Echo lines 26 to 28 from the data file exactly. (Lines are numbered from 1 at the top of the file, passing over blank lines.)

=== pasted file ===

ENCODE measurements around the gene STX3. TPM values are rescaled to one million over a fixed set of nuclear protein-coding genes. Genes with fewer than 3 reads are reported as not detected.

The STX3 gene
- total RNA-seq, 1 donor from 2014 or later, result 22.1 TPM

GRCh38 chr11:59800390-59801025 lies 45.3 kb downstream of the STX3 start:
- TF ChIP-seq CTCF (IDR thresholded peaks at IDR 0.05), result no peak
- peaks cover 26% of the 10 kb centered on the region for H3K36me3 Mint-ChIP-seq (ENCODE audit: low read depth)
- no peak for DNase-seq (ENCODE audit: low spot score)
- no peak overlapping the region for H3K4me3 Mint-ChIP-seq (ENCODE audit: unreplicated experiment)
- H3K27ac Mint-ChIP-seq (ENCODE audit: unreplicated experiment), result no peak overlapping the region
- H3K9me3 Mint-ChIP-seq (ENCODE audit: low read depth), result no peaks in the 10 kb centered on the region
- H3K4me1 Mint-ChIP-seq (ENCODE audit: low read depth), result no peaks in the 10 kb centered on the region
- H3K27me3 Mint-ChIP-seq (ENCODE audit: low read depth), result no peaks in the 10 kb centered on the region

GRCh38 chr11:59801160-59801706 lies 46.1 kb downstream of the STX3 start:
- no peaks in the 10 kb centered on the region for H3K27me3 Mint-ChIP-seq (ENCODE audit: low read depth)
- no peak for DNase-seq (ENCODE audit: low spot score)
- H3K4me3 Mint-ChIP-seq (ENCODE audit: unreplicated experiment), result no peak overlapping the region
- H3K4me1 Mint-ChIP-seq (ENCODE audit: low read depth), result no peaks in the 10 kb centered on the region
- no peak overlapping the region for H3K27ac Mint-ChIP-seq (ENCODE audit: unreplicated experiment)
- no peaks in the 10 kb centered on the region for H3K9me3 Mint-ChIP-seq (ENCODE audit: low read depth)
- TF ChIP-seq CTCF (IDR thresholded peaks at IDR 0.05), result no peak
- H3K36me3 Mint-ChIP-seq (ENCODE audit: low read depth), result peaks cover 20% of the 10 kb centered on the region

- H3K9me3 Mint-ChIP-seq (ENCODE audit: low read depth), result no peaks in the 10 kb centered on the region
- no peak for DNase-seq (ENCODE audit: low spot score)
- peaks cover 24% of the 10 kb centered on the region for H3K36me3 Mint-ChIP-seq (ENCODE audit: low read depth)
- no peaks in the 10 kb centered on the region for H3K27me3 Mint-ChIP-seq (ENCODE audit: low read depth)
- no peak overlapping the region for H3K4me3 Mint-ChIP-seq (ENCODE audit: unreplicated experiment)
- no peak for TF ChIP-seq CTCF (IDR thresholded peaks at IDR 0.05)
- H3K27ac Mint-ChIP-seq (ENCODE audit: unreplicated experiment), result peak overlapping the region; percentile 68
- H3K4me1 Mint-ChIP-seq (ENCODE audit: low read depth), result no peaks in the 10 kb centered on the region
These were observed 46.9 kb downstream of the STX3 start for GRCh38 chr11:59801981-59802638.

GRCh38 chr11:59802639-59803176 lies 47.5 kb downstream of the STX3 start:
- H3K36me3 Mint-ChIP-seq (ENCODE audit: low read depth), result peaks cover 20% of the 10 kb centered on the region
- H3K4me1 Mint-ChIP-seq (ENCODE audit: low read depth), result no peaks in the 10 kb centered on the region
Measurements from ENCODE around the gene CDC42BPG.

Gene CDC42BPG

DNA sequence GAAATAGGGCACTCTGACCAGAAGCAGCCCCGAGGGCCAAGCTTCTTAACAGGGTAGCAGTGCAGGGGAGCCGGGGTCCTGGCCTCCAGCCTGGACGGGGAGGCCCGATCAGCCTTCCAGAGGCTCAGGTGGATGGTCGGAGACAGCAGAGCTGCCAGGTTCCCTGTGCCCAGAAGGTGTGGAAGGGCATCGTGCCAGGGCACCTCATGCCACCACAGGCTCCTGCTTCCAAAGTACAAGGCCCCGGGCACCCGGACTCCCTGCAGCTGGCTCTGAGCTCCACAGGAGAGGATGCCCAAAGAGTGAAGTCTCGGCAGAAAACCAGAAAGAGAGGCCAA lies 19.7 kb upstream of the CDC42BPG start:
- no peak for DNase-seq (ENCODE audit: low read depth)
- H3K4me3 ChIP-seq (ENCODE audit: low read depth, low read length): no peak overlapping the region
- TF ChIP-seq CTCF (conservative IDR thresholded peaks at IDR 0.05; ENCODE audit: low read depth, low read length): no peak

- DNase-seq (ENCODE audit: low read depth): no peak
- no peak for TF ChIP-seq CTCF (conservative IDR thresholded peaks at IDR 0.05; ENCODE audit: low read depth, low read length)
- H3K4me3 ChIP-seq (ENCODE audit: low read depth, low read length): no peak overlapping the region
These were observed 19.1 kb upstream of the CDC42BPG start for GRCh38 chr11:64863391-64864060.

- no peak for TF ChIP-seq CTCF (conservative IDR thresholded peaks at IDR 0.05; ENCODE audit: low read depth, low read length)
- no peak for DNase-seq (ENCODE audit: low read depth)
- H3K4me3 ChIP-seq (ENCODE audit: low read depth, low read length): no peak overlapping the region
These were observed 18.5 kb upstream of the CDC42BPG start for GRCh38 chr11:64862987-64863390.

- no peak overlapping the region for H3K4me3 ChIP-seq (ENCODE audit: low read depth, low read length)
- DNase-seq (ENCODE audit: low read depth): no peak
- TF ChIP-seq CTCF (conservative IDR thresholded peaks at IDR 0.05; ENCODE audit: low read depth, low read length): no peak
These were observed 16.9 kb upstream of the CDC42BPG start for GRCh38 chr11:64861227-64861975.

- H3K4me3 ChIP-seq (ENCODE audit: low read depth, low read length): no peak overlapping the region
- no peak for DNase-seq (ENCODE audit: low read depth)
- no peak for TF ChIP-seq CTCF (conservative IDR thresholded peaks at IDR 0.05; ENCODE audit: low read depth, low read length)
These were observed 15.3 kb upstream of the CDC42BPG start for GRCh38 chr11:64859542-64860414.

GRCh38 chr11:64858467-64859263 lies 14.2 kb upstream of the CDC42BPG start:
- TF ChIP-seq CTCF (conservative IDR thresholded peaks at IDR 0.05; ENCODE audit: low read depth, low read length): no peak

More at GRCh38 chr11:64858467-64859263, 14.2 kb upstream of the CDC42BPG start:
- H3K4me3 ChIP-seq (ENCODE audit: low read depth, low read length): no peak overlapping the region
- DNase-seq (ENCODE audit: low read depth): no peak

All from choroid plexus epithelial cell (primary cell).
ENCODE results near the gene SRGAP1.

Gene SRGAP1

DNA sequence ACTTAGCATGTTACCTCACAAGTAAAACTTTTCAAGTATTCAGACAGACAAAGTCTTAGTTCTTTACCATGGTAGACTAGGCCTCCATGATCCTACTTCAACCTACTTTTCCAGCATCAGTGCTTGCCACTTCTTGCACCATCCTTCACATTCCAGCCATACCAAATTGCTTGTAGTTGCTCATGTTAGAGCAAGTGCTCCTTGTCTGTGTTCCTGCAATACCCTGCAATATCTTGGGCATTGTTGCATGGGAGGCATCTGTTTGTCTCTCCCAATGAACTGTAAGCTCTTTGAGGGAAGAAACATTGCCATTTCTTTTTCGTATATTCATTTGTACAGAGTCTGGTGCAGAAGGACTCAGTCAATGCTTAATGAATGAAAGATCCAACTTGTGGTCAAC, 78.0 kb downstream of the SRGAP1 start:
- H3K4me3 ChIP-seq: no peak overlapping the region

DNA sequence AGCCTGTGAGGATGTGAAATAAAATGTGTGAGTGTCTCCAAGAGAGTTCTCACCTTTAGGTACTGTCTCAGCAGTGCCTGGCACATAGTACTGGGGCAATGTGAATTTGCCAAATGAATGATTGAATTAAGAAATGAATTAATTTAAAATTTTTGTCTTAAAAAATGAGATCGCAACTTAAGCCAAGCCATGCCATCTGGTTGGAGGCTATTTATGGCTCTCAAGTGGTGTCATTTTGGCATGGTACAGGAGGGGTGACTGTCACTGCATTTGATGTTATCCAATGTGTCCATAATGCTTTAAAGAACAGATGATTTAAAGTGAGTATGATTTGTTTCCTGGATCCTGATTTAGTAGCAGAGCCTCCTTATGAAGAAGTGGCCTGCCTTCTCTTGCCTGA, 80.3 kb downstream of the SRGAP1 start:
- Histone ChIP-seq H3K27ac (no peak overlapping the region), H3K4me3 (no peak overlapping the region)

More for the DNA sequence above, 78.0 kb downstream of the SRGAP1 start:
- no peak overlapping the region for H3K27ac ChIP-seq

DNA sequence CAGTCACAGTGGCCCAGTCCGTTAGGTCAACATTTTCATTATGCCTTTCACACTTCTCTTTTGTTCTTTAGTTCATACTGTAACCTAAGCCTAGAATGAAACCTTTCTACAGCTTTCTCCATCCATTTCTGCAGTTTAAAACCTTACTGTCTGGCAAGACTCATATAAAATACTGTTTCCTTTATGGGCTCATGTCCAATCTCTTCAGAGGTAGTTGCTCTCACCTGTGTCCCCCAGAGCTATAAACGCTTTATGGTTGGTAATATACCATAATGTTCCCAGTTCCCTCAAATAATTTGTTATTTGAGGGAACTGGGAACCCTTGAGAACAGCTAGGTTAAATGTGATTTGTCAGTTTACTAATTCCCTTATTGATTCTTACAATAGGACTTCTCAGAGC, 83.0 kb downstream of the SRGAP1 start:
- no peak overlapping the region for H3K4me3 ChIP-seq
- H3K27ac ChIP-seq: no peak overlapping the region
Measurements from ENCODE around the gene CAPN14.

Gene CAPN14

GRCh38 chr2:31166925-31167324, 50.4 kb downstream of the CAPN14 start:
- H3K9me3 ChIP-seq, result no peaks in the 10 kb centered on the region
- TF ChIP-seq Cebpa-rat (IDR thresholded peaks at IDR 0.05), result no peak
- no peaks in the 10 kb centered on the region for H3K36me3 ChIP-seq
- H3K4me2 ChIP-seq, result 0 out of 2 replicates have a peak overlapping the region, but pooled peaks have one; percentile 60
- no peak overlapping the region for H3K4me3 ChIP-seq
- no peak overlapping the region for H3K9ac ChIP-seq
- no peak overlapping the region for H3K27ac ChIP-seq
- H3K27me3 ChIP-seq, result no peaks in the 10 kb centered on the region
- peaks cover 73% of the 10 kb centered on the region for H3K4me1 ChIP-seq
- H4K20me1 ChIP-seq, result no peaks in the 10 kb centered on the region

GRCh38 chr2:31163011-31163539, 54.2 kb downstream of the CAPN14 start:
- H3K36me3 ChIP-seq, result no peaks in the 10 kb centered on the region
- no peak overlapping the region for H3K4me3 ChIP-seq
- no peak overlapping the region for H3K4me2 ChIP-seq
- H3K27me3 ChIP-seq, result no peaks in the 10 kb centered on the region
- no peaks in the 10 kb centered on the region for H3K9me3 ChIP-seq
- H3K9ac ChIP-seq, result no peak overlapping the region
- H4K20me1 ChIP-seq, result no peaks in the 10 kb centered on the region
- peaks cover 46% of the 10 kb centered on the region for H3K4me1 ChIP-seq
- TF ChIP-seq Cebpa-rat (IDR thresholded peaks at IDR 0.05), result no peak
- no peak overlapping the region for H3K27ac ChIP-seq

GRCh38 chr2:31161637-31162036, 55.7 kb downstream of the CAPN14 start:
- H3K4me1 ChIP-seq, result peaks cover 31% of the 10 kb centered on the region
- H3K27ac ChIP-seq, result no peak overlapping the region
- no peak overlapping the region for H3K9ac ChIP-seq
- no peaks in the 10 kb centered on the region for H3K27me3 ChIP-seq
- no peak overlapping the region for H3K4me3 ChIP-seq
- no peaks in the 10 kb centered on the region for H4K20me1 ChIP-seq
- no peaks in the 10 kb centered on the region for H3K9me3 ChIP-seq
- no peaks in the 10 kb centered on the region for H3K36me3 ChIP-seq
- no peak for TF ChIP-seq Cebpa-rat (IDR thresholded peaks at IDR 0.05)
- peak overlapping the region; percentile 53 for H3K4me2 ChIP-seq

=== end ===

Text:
- no peak overlapping the region for H3K4me3 Mint-ChIP-seq (ENCODE audit: unreplicated experiment)
- no peak for TF ChIP-seq CTCF (IDR thresholded peaks at IDR 0.05)
- H3K27ac Mint-ChIP-seq (ENCODE audit: unreplicated experiment), result peak overlapping the region; percentile 68